Camera: Abhishek Ranjan Chaudhury
Editor: Rahul Sapui

How does it feel to spend 10 years of your life in and out of hospitals, in similar rooms but different beds — and to see your body slowly wither away, minute by minute, to 75 percent disability?

Living Through Despair.

At 19, she was diagnosed with lupus and transverse myelitis, a disease that affects the spinal cord. The illness took many things away from her — her balance, her hair, due to the chemotherapeutic drugs she was being administered and even her bladder control. In the end, it struck a final blow – rendering the lower half of her body completely paralysed.

“Was Hopeful That One Day I’ll Be Able to Walk’’

Priya’s agony lasted several years. It has still not abandoned her body. While on her road to partial recovery, Priya was still hopeful that one day, she would be able to walk. However, the realisation that perhaps the day would never come, broke her.

Watching her lower body slowly degenerate, her mental health began to take a toll. She was diagnosed with schizophrenia and depression.

I got hallucinations... I couldn’t sleep. I forgot everything. My studies took a toll and I had to drop out of medical school, where I was studying physiotherapy. I had a college near my house, and I would sneak inside and sit in a class because I wanted to study so badly. My parents would then have to look for me and get me home.
Priya Bhargava

For two-and-a-half months, Priya was in this stage. After this heartbreaking condition, Priya managed to pick up the pieces, bit by bit, as she resumed painting. It helped her heal, and better her mental condition.

Priya’s Scars Tell The Story of Her Suffering

The mental agony may have gone, but the scars on Priya’s legs and arms are remnants of her physical suffering.

I had multiple infections on my skin. There was pus all over the legs and arms. I got septicemia. I recovered partially, but got myself discharged because I was sick of being in hospitals. I started my own tuition classes for Class XI and XII students. My wounds hadn’t healed properly, and therefore, while teaching my students, the pus would ooze out of my bandaged legs and seep into the creases of the sofa.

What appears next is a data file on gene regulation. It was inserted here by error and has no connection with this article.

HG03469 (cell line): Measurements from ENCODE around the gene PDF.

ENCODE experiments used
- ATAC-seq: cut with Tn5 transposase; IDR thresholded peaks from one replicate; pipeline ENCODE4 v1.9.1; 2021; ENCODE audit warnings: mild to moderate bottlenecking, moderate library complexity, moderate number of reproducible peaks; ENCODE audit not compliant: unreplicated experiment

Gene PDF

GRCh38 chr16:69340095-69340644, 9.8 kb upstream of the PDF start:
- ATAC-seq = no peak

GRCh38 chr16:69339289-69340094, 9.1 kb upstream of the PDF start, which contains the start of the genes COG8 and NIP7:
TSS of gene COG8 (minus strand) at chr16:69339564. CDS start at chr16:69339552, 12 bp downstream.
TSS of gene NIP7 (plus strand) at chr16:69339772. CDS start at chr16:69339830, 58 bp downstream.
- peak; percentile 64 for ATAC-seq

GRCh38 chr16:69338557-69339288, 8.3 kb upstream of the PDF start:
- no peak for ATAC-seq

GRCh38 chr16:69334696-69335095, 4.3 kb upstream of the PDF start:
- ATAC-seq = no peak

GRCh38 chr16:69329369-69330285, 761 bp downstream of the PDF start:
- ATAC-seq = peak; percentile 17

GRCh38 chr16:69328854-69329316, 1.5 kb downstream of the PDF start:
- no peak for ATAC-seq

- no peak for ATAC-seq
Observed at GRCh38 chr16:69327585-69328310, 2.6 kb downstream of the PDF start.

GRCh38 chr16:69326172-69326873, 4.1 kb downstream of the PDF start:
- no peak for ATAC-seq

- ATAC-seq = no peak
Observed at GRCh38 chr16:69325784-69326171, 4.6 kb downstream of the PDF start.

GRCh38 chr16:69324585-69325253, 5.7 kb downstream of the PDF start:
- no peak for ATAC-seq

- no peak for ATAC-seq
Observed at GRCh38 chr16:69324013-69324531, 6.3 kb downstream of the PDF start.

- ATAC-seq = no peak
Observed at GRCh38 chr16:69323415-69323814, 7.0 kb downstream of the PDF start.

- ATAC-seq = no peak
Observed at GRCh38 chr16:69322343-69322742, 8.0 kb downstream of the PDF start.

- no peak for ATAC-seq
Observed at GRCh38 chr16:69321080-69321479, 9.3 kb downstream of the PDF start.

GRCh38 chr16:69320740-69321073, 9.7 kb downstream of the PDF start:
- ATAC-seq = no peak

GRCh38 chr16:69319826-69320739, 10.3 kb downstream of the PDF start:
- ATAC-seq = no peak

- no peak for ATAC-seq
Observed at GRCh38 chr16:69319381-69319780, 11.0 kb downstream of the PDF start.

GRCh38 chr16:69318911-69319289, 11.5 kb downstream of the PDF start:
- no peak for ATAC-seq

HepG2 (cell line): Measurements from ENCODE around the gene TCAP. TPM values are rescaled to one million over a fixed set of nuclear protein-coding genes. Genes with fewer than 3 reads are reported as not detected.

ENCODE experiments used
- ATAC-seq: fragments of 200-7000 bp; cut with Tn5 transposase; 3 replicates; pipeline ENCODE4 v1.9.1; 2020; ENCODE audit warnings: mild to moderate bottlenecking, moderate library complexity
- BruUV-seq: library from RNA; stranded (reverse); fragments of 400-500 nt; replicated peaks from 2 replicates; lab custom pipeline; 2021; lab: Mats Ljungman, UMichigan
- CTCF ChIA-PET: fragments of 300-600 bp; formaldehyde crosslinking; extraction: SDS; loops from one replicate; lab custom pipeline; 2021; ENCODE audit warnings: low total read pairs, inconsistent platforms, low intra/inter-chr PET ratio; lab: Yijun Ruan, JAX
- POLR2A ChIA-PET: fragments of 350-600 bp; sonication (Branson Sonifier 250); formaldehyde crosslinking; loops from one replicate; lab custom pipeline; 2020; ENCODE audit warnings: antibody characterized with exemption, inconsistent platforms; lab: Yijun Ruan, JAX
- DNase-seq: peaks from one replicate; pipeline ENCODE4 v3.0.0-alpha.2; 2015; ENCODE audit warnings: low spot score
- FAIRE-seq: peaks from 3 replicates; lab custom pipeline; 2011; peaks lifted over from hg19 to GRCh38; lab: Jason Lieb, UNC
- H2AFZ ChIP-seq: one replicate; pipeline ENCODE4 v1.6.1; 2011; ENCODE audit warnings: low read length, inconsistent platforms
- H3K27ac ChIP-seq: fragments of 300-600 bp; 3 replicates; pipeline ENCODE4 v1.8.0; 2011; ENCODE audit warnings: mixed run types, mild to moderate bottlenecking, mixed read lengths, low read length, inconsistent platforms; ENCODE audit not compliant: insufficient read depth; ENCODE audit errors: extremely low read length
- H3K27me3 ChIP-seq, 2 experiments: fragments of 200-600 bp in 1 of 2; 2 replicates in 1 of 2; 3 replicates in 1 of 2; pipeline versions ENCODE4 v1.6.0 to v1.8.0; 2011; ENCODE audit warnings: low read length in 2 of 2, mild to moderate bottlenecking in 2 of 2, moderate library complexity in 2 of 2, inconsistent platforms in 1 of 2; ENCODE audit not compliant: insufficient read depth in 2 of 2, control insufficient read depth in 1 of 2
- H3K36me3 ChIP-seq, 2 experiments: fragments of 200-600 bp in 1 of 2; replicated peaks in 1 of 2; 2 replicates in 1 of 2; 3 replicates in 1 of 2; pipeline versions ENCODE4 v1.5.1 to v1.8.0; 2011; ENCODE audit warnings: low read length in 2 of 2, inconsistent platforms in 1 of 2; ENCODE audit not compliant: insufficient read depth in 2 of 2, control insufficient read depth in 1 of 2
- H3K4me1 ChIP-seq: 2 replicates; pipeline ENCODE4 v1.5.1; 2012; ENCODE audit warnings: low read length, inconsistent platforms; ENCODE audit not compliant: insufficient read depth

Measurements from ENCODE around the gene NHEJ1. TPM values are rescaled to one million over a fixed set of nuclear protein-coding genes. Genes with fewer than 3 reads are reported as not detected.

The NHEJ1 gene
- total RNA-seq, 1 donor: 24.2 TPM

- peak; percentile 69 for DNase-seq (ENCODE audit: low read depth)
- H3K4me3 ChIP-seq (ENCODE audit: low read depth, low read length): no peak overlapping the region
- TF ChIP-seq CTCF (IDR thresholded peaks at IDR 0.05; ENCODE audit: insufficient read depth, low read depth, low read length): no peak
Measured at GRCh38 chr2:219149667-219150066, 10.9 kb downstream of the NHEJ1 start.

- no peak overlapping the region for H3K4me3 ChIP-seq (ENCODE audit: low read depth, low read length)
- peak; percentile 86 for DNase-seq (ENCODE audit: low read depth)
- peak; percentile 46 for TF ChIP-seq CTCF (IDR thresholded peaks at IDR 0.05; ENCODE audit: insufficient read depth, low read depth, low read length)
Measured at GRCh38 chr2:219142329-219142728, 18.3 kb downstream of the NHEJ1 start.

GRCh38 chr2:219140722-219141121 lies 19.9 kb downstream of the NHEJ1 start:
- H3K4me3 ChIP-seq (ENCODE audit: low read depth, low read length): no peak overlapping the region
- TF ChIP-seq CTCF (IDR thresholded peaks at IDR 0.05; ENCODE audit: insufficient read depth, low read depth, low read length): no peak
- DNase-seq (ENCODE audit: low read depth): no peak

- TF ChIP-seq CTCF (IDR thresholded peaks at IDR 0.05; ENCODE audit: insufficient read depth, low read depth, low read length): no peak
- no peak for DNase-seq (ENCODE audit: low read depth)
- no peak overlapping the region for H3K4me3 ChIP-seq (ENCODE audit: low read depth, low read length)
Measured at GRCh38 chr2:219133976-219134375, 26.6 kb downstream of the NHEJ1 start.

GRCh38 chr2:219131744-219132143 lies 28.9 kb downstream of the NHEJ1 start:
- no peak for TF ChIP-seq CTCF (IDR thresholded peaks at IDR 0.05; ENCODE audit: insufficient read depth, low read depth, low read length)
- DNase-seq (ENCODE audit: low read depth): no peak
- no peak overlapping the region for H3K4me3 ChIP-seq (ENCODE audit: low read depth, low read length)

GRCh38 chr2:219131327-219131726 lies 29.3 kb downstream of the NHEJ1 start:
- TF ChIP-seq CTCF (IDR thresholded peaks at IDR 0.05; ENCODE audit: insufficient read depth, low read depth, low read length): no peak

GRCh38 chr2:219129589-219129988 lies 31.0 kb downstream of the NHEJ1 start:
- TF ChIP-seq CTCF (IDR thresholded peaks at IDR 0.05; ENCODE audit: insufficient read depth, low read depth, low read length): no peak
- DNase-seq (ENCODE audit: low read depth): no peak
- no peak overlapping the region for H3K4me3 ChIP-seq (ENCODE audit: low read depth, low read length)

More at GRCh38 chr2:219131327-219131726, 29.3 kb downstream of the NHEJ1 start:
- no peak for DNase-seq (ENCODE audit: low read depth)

Priya Bhargava

The struggle and suffering may be a salient part of Priya’s narrative, but that’s not what she would like it to be reduced to.

I was determined that I would do something in my life. I had decided that I won’t go without doing anything big.

Seeing her charming personality and striking face, a doctor suggested that she enter the Miss Wheelchair India pageant. The year was 2015.

Miss Wheelchair India Helped Priya Embrace Her Body Again

After I got to know of the pageant, I started working on myself. Since I was wheelchair-bound and was being administered a number of drugs, I had gained a lot of weight. I was no more the attractive girl that I once was in my school days. It was all very demotivating for me. I had stopped thinking that I could wear make-up again and look good. When Miss Wheelchair India was announced – pushed by my near and dear ones – I decided to enter it. Once again, I began to focus on my appearance. It made me feel confident and beautiful once more.
Priya Bhargava

Also Read: “I Can Be a Model Too” Says Miss Wheelchair India Priya Bhargava

While many loved ones supported her, there were others who questioned why a disabled woman was embracing the pageantry at all.

As part of the Miss Wheelchair India pageant, we were told to garner likes for the Miss Popular round. That time, I had to request people to vote for me. Many of them asked me point blank, what purpose will it serve you? And that time I said, ‘I don’t know how it will benefit me, but I do know that it is motivating me to live my life once again.’ 

For a woman who was restricted to the four walls of the house as her immune system had become prone to the slightest of infections, this was a big leap.

Due to my disease, my legs were disfigured. My arms were disfigured. But make-up helped me gain control of my femininity once more. And it made me feel great. 

Priya is all set to represent India at the Miss Wheelchair World pageant to be held in Poland in October. But she needs the help of make-up artists, designers and photographers to help her prepare for the worldwide competition.

If she wins, she would like to start a similar beauty pageant for disabled men and women in the country. Says Priya, “In India, people can’t correlate beauty with disability. I hope that through my endeavour, people can see that the disabled too can look good”.

Camera: Abhishek Ranjan Chaudhury
Editor: Rahul Sapui